- What is your stance on dog parks? And can we incorporate a dog park into the Oceanfront development?
- I think it’s very important to have official off-leash areas so our dogs can live their best Squamish life and on-leash regulations can be enforced to protect our environmentally sensitive areas and ensure public safety. There is a pilot project underway way now with one off-leash area up and running now in the Highlands and others (Brackendale, Brennan Park and Valleycliffe) set to follow. Learning from these will be an important part of finding a way to have a functioning facility amongst the complexities of our downtown. The need for an off-leash area downtown was discussed at length when the off-leash program was before the council. I can dig up the video of that discussion if you are interested.
- What Squamish neighbourhood do you live in? What one issue would you act on that is of importance to your neighbourhood?
- I currently live downtown. However, over my life I’ve lived in 7 different places in Brackendale, 3 in the Garibaldi Estates, one in The North Yards, one in Valleycliffe and now I call downtown home. With this context in mind, I’ll say improvements to our transit system are needed across the municipality to ensure the service is frequent and reliable enough to be an easier choice for folks to make as they set out to move around our community.
- How long have you lived in Squamish? What brought you here?
- I humbly acknowledge the people of the Squamish Nation have been the stewards of these lands since time immemorial. I was born and raised in Squamish as were both my parents. My grandparents on both sides of my family spent the majority of their lives here and my Great Grandfather on my father's side was the first of my descendants to arrive in perhaps the early 40s. This is my home and I intend to do everything I can to make it the best place it can be so I can spend the rest of my days here. People who are newer to our community deserve to be heard too. It’s not an easy place to be in a lot of ways and I have tremendous respect for those who choose to make a life for themselves here as they have truly chosen Squamish to call home.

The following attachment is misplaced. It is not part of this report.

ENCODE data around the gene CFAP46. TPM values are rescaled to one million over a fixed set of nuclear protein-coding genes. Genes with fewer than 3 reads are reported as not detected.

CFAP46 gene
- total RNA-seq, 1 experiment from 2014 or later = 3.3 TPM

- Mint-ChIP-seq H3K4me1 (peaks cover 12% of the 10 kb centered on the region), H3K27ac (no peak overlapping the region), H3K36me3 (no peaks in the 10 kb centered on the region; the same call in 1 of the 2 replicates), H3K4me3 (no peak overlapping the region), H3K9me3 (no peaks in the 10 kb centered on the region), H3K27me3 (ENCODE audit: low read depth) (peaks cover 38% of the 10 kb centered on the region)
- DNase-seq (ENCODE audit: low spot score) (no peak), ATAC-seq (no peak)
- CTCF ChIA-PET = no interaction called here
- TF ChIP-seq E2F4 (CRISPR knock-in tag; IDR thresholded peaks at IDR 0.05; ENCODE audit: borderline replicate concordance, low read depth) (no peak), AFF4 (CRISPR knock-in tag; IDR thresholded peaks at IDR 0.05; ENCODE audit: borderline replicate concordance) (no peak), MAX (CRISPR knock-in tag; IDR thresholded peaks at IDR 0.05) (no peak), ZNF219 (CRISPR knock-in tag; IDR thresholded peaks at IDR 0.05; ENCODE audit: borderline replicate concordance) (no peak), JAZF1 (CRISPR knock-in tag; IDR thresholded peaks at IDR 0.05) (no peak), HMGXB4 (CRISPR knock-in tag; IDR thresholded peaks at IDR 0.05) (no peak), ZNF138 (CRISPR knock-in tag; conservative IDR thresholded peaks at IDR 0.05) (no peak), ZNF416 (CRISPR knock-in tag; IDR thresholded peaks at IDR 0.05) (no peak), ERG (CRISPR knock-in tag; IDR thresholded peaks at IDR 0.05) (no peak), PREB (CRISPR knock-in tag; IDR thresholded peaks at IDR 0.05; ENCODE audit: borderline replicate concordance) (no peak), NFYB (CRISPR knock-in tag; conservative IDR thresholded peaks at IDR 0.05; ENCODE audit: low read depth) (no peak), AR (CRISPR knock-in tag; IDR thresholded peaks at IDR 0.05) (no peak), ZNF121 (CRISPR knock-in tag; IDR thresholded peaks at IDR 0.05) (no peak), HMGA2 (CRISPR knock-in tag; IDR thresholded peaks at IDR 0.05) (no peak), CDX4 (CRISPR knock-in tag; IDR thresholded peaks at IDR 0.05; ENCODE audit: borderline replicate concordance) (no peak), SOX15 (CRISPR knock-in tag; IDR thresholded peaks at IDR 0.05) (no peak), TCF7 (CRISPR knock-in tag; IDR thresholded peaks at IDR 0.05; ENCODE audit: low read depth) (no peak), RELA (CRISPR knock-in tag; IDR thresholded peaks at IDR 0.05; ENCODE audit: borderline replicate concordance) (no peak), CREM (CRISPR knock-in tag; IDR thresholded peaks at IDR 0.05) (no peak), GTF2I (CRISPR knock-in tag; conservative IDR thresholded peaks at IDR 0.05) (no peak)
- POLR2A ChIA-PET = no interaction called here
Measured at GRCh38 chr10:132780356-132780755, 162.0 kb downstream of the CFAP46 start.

- You were quoted as saying, "street parking is paid for by the taxpayers and we are currently giving it away effectively subsidizing those using it". Is it not taxpayers who are using it?
- Yes, taxpayers use the available parking downtown. There are lots of folks that are in town for the day or a longer stay that are not taxpayers that are using the parking as well. Are people parking downtown doing so to access businesses; businesses that also are taxpayers? This is true. We are hearing from these tax-paying businesses that their customers (tax-paying or not) are having a hard time accessing their businesses due to the availability of parking. To effect this, pay parking COULD be used to manage demand and create more turnover in the spots we do have. There will be a report on this coming to the Mayor and council before the end of this year that will lay out what would be involved in implementing a paid parking regime, at that point a discussion on this will be much better informed. So, parking is a community asset that is being given away and we are hearing that this is not working well. Pay parking COULD not only manage demand through pricing and time limits but many cities use parking revenues to fund important parts of their budget. This deserves investigation and future discussion as we have both parking challenges and budget constraints.